Atlantis Alumni

Wednesday, May 11, 2011

Then And Now

Top: The new Copenhagen Opera House

Middle: The new Royal Theater

Bottom: The "Black Diamond" - The Royal Library

From Dan:

Then and Now: Twenty five years ago, when we first visited Scandinavia, on a trip with my father, we had a cursory view and opinion of Copenhagen. True, we saw a few sights, like one of the castles and the pantomime show at the famed Tivoli Gardens. But we took a train and boat to Hamburg overnight, and dismissed the Danish capitol as the weakest of the Scandinavian cities we’d seen, compared to noble Stockholm, eccentric Oslo or picturesque Bergen. Today, perhaps because we’ve had marvelous weather so far and walked around the town, we give the city high marks for its charm. Jim’s idea of taking a canal barge tour paid off; and besides, Copenhagen has grown enormously. Its smart new buildings, like the ‘Diamond’ (State Library), the Royal Theater and the new Opera, are very impressive, comparing favorably with the Baroque and neo-Classical buildings of yesteryear.

Then and Now: Many years ago, my brother William R. Evans used to accurately praise Norway for being a small European country that had produced a major figure in each of the arts: Edvard Munch in painting, Grieg as a great composer, and Ibsen as one of the ground-breaking playwrights of his time. Though perhaps not such exalted levels, Denmark also has given the world leading figures in the arts: the sculptor Thorvaldsen, and the authors Ludvig Holberg (the so-called ‘Moliere’ of the North, who also lived in the 18th century) as well as the more famous Hans Christian Andersen. And in serious music Denmark produced Carl Nielsen, writer of many symphonies and the national opera, “Maskerade,” based on one of Holberg’s comedies.

Then and Now: Being in Copenhagen makes me think of George Balanchine, the greatest choreographer of the Twentieth Century, and probably of all time. He had a short career here at the Royal Danish Ballet, back in the 1930s, just as he did in Paris and in other parts of Europe before Lincoln Kirstein lured him away to start Ballet Society in America which became the renowned New York City Ballet.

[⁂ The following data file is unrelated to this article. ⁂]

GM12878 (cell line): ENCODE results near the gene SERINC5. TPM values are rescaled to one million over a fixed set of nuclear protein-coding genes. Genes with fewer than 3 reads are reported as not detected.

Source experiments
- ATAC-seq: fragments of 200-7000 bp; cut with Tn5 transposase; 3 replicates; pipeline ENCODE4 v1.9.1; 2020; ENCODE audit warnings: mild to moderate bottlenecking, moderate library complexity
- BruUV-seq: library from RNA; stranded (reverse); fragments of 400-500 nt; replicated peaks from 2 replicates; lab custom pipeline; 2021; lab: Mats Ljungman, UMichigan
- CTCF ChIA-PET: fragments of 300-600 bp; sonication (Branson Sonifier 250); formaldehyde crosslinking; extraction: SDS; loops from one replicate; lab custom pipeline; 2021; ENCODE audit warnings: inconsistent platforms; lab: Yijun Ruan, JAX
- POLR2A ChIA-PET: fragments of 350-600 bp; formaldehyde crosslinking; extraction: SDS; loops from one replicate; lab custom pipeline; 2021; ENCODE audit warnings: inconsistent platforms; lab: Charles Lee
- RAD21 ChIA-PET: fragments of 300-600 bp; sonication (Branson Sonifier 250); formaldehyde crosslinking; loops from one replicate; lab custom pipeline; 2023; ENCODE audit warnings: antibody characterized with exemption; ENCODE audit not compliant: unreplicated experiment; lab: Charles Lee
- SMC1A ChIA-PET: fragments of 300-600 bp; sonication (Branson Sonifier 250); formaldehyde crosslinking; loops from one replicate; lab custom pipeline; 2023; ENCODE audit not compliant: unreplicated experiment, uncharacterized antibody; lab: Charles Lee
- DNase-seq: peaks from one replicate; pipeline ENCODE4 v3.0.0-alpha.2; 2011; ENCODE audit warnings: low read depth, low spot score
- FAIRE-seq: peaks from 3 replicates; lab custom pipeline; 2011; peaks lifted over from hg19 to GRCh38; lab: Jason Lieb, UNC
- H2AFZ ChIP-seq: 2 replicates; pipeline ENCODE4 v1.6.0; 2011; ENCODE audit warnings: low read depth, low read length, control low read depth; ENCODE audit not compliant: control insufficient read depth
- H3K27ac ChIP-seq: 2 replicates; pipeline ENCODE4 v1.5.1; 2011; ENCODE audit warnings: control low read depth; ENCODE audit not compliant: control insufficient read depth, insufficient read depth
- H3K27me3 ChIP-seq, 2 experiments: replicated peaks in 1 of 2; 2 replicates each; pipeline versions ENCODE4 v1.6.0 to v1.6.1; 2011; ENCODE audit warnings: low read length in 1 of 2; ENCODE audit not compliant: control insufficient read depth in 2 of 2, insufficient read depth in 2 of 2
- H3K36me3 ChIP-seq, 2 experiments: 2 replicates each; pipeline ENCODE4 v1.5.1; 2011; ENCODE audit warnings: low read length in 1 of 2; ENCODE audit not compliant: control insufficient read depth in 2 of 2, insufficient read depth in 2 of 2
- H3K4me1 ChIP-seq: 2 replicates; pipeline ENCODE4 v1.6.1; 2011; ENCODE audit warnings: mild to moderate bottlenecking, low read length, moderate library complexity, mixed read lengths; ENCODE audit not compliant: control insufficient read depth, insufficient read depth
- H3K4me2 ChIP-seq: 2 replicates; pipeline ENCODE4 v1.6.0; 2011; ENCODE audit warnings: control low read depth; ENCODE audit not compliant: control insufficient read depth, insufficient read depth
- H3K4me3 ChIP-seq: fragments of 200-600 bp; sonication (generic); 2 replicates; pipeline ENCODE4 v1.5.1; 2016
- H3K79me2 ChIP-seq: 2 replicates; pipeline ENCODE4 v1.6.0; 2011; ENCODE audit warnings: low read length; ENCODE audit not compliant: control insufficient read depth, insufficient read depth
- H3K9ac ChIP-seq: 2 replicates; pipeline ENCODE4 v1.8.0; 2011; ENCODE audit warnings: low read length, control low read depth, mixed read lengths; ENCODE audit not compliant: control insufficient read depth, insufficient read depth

Two days before we left for this trip I was lucky enough to see a magnificent performance of Balanchine’s first true masterpiece, the sublime “Apollo,” which is set to a great score by Stravinsky. I’d seen it several times before, with such amazing dancers as Ib Andersen (a Dane, BTW), Sean Lavery and even Rudolf Nureyev. This year the City Ballet corps dancer young Chase Finley danced the part, and he shows great promise, as my special friend Carole Paquette, noted. I was delighted to see a Balanchne triple bill with Carole, the most perceptive and knowledgeable ballet lover I know.

Seeing “Apollo” again elucidated some of its important choreographic passages. The ballet is all about creation. For one, there’s a section where Apollo places his head in the hands of the three Muses, to a sigh played by the orchestra. This shows that even a divine creator can collapse, tired. Then there’s also a moment when Apollo holds the hands of all three Muses and seems to lead them onward, like horses. (Critics have called this the ‘troika’ moment after the three-horses Russian sleighs that the ballet’s creator knew.) This represents divine power (i.e., creativity) leased by the god Apollo. Finally, during the amazing pas de deux with the Muse of Dance, Terpsichore, Apollo kneels on the floor while she precariously balances on his back, making a sort of ‘swimming’ motion with her arms. Surely this shows us the fragile nature of creativity in all its winsome nature. If ever there was a perfect masterpiece of dance, “Apollo” (1928) is it.

Then and Now: today we’ll continue our exploration of ‘wonderful Copenhagen’ and hope to report more on this amazing city soon.


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